Figure 4: Liver tissue after coagulation of the upper half.

Using ultrasonic coagulation, it was not possible to create hemostasis in preliminary experiments for hemostasis of large bleeding areas in perfused pig liver.

After 5 minutes, the cell walls were highlighted and a first approach of coagulated tissue became visible. The bleeding did not stop; the extraction of tissue by the mechanical vibrations of the ultrasonic applicator could be observed. After 10 minutes, there was an increase of foam; after 15 minutes, we saw extracted tissue without sufficient hemostasis (Figures 5 and 6).

Figure 5: Liver tissue after 5-min ultrasonic coagulation.
Figure 6: Liver tissue after 15-min ultrasonic coagulation.

Based on these preliminary tests, the ultrasonic technique was not considered for further experiments and pathological examination.

Using the other devices, after stopping the pump and opening the cover, the coagulated tissue was resected with a margin of 2 cm. The tissue was fixed on a cork plate and placed in formalin solution after photodocumentation.

2.2. Histopathological Examination (Pathologic Institute Bremerhaven, Germany (Head Professor Dr. M. Heine))

From the resected tissue, 10 cuts in 5–10 mm distance were made, each cut was examined at 10 points microscopically (Figure 7). 100 values could be determined per day and method.

Figure 7: Tissue necrosis after bipolar coagulation.

For analysis, the mean tissue injury was the key parameter. Furthermore, the maximum tissue damage was determined to compare the tissue loss caused by the different techniques.

2.3. Settings of the Coagulation Devices

The high-frequency coagulation devices were used with the settings shown in Table 1. These settings are similar to settings in minimally invasive, clinical use.

Table 1: Settings of the high-frequency coagulation devices.

The gas flow had little effect (cooling) on the coagulation performance. With 1.5 L/min gas flow, the power output was comparable with the other techniques. For the bipolar coagulation “Bipolar Soft Coag” was used. In monopolar mode “Forced Coag” was chosen because the required output voltage of the monopolar technique for a similar coagulation is significantly higher than in bipolar technology. The mode used provided a comparable performance in accordance with a higher voltage.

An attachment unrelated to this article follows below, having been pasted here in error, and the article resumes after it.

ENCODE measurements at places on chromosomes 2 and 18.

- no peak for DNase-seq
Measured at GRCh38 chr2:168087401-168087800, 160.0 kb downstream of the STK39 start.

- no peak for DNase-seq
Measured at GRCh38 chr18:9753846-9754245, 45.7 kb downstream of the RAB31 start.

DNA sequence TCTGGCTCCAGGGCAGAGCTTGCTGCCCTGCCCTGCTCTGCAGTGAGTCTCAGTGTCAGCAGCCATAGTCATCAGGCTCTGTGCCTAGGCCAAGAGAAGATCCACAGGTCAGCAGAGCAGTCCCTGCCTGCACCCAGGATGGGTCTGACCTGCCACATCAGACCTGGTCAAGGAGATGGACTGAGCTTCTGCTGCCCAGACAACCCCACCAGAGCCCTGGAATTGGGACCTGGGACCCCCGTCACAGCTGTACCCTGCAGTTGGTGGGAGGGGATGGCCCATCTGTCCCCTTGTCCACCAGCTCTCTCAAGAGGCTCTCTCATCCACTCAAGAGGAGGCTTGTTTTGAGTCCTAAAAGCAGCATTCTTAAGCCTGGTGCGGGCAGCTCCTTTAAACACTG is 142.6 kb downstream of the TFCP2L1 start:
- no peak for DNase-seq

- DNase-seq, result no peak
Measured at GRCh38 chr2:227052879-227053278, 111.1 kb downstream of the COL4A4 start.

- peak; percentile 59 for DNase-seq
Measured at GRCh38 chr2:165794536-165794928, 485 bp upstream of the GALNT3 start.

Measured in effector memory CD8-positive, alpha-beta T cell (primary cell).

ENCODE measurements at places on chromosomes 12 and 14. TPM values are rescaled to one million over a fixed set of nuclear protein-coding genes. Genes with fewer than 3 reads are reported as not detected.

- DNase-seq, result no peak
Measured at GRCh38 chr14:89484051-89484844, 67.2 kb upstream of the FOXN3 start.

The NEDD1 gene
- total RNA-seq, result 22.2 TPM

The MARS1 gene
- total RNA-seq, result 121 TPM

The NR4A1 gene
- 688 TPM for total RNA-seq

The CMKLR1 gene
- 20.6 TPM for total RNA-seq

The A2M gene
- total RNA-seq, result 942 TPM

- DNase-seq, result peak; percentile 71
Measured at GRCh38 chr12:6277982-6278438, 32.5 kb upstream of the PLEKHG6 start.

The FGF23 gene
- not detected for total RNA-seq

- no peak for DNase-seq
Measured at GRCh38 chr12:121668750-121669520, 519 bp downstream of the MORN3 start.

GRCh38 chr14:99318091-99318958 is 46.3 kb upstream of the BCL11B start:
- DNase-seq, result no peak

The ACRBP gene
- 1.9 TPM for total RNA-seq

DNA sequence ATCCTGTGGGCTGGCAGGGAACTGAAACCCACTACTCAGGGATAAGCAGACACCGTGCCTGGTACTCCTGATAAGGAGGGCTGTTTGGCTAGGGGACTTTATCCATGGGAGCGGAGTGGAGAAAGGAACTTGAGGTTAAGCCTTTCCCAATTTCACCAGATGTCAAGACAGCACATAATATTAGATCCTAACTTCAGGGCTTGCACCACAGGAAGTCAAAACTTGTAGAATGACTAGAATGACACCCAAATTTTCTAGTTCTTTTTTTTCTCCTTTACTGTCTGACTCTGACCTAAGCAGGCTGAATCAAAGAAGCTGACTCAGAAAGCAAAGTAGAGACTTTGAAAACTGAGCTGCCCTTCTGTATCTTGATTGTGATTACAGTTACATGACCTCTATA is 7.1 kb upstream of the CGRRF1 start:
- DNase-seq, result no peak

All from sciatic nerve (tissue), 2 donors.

2.4. Evaluation

Figure 8 illustrates the transition of the nonaffected tissue to necrotic tissue. The tissue structure changes on the necrotic side the color is darker in the thermally damaged area.

Figure 8: Microscopic margin between normal and necrotic cells.

Microscopically the necrotic cells are not clearly defined and shrank because of the evaporated water. In addition, the color is very dark compared with the nondamaged tissue.

The tissue damage can be measured reproducibly with an accuracy of 0.05 mm. The 10 measuring points are lined up linearly, so that the measurements cover a distance of 1 mm of the tissue sample. For the task a one-dimensional analysis of the tissue damage is sufficient.

The tissue loss is measured in relation to the lower half of the untreated sample at the point of greatest loss. The coagulated tissue shows a darker color and shrinkage. The measurement can be easily carried out macroscopically (Figure 4).

2.5. Statistical Analysis

For statistical evaluation of tissue damage and tissue loss, the SPSS software was used.

3. Results

3.1. Coagulation Time

We measured the coagulation time of 3 different techniques (monopolar, bipolar, and cold plasma) on 4 experimental days. Ultrasonic coagulation was excluded, because hemostasis of large bleeding areas could not be reached.

As shown in Figure 9, the shortest time was needed for bipolar coagulation (mean 8.25 min). There was almost no difference between monopolar (11 min) and cold plasma (11.25 min).

Figure 9: Coagulation time for hemostasis.
3.2. Tissue Loss

To determine the tissue loss, the height difference between the coagulated area and the untreated area was macroscopically analyzed and measured in mm (Figure 10).

Figure 10: Mean tissue loss.

The minimal tissue loss was 4 mm (bipolar coagulation); the maximal tissue loss of 8 mm occurred using cold plasma coagulation. On average, the tissue loss was the least in bipolar technique (4.5 mm), more in monopolar technique (6.0 mm), and most in cold plasma coagulation (7.5 mm).

3.3. Tissue Damage

The depth of tissue necrosis was analyzed microscopically and measured in mm (Figure 11).

Figure 11: Mean tissue damage.

The lowest value was found in cold plasma coagulation (0.157 mm), the highest in monopolar coagulation (0.598 mm). The slightest average damage to the tissue was observed in cold plasma coagulation with a mean of 0.264 mm. Bipolar coagulation led to an average depth of 0.346 mm, monopolar coagulation of 0.459 mm.

3.4. Evaluation of the Results

Bipolar coagulation of large bleeding areas of the perfused pig liver led to a rapid hemostasis causing moderate tissue damage and depth loss. The worst results occurred with monopolar coagulation compared to bipolar technique (coagulation time + 33.3%, tissue loss + 33.3%, tissue damage + 32.7%). Ultrasonic coagulation was excluded because large bleeding areas could not be treated sufficiently and hemostasis was not reached.